By Hon Mrs Madlopha Mthethwa MPL
The Inkatha Freedom Party acknowledges the Education Budget allocation of just over R45.464billion for the 2016/2017 financial year. This equates to 41.8% of the province’s total budget and therefore reflects the importance that is placed on education as a vehicle to eradicate poverty and give hope to our children. For this reason it is essential that those who are trusted with the lives of children and the future of our province, are people of integrity, people with vision and not people who only think of personal and family benefits. It is unfortunate that when many officials see such huge budgets, all they think of is how they or their families can get a slice of it instead of thinking of that little child in a deep rural school somewhere in KwaZulu-Natal. It is time for this government to ensure that every cent of this budget is used to benefit our children.
It is ironic that since the ANC came into power it claimed to place education as its priority, going so far as to acknowledge the crisis in education, making bold claims about interventions and the eventual successes it would bring. Unfortunately for our learners, the ANC government’s approach to solving the education crisis has come to very little. Hon Speaker, it is often said, and rightly so, that throwing money after a problem will not solve anything. Even though this ANC government is given far larger budgets than what was given to the IFP-led government, it is not able to improve the quality of education in KwaZulu-Natal. Ever since the ANC took over KZN, the matric pass rate has been on a downward slide, proving that throwing money after a problem will not make the problem go away. What is needed is leaders with vision and a bold strategy that will restore the good results that were achieved under the IFP.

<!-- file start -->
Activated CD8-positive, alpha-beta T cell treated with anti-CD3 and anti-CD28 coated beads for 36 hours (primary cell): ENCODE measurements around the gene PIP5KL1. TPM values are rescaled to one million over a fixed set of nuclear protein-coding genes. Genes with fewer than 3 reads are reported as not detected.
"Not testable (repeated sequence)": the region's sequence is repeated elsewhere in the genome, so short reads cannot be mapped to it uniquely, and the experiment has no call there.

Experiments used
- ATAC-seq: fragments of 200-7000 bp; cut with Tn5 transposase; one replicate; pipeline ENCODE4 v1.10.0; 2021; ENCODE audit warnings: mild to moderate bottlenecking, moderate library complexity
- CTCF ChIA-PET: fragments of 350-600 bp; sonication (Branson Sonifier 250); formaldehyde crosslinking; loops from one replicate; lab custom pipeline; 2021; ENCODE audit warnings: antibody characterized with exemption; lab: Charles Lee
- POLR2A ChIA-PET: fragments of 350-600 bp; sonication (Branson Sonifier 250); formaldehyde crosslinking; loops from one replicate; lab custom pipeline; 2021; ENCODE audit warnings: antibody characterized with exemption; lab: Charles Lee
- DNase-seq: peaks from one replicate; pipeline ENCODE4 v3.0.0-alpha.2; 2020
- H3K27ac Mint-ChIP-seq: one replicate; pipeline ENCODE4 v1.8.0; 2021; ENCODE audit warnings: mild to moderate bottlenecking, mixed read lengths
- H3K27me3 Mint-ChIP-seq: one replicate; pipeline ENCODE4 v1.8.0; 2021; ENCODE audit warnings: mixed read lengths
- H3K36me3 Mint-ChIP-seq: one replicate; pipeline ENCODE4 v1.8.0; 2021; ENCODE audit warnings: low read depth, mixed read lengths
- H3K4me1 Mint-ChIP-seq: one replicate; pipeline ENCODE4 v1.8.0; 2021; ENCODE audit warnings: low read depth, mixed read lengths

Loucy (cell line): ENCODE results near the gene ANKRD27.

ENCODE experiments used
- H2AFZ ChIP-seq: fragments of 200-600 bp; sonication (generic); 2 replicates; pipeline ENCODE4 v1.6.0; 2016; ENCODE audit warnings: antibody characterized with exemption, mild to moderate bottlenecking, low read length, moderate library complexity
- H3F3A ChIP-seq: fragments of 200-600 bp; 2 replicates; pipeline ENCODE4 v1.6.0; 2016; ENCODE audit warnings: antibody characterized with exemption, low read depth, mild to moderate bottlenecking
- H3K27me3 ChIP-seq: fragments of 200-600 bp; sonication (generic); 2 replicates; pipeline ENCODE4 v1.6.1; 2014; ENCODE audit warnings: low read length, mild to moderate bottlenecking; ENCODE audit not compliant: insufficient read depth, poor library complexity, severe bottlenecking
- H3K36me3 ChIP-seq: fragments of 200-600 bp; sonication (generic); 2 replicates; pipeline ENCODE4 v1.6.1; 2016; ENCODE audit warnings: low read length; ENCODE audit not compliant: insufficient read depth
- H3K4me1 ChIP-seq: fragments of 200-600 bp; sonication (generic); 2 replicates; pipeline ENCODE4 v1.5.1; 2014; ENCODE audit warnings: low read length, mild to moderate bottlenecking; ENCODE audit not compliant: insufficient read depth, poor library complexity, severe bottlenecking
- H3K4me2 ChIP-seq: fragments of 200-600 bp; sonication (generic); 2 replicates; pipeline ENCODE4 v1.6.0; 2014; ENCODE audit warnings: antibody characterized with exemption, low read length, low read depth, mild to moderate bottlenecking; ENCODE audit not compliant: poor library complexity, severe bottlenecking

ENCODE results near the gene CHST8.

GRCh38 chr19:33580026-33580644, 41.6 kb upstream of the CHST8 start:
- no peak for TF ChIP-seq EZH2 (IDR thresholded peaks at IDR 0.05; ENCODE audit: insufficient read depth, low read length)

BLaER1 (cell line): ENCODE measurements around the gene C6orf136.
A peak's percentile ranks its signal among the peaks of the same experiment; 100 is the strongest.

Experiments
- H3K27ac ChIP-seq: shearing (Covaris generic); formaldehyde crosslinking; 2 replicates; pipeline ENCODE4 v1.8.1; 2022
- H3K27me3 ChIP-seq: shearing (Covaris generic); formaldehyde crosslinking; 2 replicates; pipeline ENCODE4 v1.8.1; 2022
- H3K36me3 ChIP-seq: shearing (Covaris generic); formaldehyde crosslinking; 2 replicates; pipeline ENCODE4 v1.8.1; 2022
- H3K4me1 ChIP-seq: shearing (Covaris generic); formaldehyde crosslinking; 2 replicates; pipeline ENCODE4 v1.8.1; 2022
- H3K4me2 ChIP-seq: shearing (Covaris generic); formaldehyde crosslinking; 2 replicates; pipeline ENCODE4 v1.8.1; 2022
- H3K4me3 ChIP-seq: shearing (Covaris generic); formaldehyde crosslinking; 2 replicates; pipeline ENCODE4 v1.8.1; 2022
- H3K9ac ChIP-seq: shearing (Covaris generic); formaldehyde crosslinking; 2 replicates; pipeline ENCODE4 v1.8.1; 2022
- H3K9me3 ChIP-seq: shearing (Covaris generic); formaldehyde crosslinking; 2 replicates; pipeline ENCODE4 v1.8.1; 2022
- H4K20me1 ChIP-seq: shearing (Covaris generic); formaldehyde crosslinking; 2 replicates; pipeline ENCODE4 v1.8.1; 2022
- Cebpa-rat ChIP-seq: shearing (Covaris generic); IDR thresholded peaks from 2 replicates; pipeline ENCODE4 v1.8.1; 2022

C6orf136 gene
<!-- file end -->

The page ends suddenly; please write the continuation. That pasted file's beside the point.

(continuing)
Given this department’s critical mandate of educating our people, we have to be particularly critical of mediocrity. We cannot allow substandard performance to jeopardize the entire nation’s chances of a better tomorrow. I would therefore like to paint a picture of the state of education in the province, in order to emphasise just how important it is that this budget vote is optimally utilised in order to improve the quality of education in KZN.
Hon Speaker, it is therefore shocking that this department, several times chooses to proclaim in newspapers that the education in the province is not in crisis. Instead of acknowledging the steady destruction of our school system in KZN, this administration pats itself on the back for it’s so called “many achievements”. I daresay this is a blatant case of education denialism. Unfortunately, like Aids denialism, the consequences of education denialism will also be felt when it is too late.